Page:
Written production and process control procedures shall be followed in manufacturing and shall be documented at the time of performance. Any deviation from these procedures shall be recorded and explained or justified.
3.2.1 Manufacturing Best Practices
The Basics: Quality Control
- Product meets specifications
- Quality Assurance
- Systems ensure control and consistency
- Validation, validation, validation
- If it is not documented, it did not happen
- Production and control records shall be reviewed and approved by the quality control unit to determine compliance with all established, approved written procedures before a batch is released or distributed.
- Product Impact Assessment
- Trend Analysis
- Distributed Product
3.2.2 Work Environment
The work environment should be clean, organized, and otherwise protect products from environmental damage.
Sewing Factory Procedures
Sewing quality and efficiency are achieved by applying engineered methods and thorough training. Equipment must be correctly adjusted and maintained and machine operators trained in the proper use. Regular in-line quality checks must be performed to verify that standards are being met.
Sewing Work Area:
- The sewing production area must be clean, free of excessive waste, and with sufficient space to allow easy movement of workers and material handling equipment.
- It should be lighted to around 100 foot candles at the work surface, with task lighting where required.
- Personal Safety Equipment must be available and in use by relevant associates.
- Material handling equipment must be appropriate for maintaining the integrity of the product.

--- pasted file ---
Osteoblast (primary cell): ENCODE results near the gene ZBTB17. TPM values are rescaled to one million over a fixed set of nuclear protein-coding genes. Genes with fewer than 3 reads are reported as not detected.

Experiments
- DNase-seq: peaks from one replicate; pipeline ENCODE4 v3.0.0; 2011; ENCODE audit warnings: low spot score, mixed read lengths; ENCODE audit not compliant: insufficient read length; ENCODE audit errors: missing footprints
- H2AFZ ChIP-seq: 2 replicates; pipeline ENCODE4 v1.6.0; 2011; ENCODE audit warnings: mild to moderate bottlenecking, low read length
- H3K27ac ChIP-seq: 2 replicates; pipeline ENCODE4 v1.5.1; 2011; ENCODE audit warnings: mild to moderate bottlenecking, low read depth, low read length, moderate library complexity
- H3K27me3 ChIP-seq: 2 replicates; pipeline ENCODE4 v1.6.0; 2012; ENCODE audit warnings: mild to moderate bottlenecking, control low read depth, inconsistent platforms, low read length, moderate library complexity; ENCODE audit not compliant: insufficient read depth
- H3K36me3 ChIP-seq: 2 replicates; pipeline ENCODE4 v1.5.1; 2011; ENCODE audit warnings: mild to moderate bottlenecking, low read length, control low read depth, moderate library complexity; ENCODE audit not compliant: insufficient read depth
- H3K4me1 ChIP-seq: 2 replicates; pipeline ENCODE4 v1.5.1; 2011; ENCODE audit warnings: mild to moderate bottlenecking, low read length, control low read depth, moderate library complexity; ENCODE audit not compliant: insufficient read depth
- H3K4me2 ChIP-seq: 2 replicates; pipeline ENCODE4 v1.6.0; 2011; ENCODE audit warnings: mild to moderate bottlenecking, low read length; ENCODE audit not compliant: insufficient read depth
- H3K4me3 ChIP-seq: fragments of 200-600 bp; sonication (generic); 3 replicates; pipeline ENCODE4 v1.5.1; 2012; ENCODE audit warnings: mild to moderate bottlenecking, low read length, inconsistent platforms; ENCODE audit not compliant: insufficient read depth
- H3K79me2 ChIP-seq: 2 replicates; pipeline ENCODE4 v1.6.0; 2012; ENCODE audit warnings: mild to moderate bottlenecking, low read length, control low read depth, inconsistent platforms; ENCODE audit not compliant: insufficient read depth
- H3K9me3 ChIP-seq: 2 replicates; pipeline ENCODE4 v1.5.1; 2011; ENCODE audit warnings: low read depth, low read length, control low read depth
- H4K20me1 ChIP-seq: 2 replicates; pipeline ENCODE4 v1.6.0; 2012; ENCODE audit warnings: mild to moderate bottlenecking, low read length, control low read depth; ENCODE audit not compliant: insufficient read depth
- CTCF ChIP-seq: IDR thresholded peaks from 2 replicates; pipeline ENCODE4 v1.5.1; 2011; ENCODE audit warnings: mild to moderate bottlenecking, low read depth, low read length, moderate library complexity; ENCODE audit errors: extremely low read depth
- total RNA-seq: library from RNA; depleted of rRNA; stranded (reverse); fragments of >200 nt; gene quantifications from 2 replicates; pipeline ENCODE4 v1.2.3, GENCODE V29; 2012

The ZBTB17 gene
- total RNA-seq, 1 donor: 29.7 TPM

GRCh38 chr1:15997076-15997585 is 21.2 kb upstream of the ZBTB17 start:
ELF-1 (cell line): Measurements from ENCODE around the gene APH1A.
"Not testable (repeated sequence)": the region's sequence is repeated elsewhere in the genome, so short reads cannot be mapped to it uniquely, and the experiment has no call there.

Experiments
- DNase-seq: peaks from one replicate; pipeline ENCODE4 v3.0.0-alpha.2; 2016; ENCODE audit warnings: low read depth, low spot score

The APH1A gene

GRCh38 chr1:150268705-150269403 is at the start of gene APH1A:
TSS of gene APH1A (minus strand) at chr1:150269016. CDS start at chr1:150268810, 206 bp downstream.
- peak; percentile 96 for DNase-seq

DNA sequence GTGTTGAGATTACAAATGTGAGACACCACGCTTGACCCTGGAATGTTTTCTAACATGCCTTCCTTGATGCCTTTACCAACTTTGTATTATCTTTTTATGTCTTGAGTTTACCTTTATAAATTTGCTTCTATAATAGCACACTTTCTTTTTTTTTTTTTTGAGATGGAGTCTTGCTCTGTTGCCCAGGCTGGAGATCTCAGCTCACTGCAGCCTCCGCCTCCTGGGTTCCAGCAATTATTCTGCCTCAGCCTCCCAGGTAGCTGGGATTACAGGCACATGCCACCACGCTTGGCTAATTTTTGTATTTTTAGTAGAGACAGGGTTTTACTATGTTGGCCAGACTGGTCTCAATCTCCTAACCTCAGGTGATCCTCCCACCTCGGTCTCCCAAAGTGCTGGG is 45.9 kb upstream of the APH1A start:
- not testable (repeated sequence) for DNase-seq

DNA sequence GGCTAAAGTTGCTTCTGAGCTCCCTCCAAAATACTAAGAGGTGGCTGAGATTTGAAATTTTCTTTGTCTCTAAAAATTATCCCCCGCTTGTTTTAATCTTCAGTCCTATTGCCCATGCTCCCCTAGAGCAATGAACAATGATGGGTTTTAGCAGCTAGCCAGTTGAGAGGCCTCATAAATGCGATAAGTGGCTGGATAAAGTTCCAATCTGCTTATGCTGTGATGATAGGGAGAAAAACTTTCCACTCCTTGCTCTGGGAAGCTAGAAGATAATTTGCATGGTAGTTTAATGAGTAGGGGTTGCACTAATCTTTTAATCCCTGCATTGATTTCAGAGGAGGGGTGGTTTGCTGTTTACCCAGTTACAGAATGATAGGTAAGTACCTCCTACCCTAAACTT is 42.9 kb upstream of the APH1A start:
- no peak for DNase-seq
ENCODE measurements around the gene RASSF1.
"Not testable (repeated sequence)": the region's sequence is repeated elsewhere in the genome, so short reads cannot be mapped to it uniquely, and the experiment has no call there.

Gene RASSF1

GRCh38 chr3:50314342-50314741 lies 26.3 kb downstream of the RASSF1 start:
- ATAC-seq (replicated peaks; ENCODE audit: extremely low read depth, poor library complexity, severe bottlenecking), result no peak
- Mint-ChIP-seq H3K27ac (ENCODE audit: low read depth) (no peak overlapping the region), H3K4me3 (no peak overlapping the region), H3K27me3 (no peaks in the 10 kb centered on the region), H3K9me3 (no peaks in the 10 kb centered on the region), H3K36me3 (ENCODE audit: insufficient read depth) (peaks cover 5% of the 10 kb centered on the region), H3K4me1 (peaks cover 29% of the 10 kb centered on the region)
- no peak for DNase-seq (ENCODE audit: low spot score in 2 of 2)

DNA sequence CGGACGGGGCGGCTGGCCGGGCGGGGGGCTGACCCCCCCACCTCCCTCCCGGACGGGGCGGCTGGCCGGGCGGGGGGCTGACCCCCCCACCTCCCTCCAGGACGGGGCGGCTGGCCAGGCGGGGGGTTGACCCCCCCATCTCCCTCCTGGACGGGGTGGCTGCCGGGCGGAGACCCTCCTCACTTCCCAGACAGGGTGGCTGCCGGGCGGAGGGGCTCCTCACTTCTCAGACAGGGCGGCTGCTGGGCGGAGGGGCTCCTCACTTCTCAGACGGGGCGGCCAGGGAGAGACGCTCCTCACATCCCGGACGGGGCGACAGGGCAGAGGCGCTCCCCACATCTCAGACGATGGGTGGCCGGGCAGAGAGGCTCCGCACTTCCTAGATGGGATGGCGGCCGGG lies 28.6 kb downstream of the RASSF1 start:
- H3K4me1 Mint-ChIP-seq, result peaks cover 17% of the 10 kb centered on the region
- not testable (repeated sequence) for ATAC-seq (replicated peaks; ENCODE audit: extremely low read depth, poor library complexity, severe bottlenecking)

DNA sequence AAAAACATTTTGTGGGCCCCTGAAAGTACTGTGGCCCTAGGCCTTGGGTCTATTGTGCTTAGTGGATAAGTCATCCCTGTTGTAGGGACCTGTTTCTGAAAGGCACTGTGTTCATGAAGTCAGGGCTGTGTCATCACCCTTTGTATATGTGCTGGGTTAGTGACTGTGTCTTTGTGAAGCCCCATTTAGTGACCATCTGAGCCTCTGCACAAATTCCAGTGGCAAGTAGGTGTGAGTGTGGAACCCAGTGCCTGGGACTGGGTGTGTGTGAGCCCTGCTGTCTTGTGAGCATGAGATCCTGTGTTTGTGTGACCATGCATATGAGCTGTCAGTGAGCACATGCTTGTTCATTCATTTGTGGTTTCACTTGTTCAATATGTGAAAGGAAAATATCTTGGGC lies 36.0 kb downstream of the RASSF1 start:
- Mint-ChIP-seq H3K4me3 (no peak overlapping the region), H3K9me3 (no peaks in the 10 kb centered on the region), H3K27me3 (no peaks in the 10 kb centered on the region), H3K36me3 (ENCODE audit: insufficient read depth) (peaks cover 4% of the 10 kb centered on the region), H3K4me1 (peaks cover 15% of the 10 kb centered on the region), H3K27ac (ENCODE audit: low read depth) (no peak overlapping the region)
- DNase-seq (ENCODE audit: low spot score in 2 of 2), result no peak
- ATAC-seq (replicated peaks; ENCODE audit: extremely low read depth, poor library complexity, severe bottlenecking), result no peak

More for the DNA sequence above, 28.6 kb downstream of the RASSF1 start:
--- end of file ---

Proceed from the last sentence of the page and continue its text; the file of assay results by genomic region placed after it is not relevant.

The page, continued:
- Equipment must be checked daily for proper lubrication and Preventative Maintenance must take place regularly with individual equipment records maintained by the technicians.
- All equipment guards must be in place and adjusted correctly.
- Broken needles must have all pieces collected and accounted for before a replacement is issued.
- Cuttings trimming and other waste from production should be swept frequently to prevent build up of debris on tables or floors.
- Sharp tools should be tied to workstations and inventoried to prevent accidental dropping, loss, or mixing with products that could cause harm to workers or products.
Poor workplace examples:
3.2.3 Work Instructions/Tech Packs
Workers need to be provided with appropriate work instructions to ensure consistent production and adherence to product specifications.
- Apparel Tech Packs should at a minimum contain the following information for each style in production:
- Style name/number or other specific identification.
- Bill of Material (BOM): For Fabrics, Trims, Labels, and Packaging. Each section should include Placement (the location of the element in the garment), Comments, Material (the fiber content, weight, identification number, or substance of the material), Supplier, and Color Number.
- Sizing information and Point of Measure (POM): Precise measurement on each section of the garment such as — total length, chest, sleeve length, etc.
- Technical sketches: At a minimum this should be the front image, and include back, side, or detail sketches for any design elements like embellishments, stitching, and trim detail.
- Pack method and packing instructions.
- First piece verification should be recorded, and first piece sample should be displayed for workers reference during production.
Good work instruction examples:
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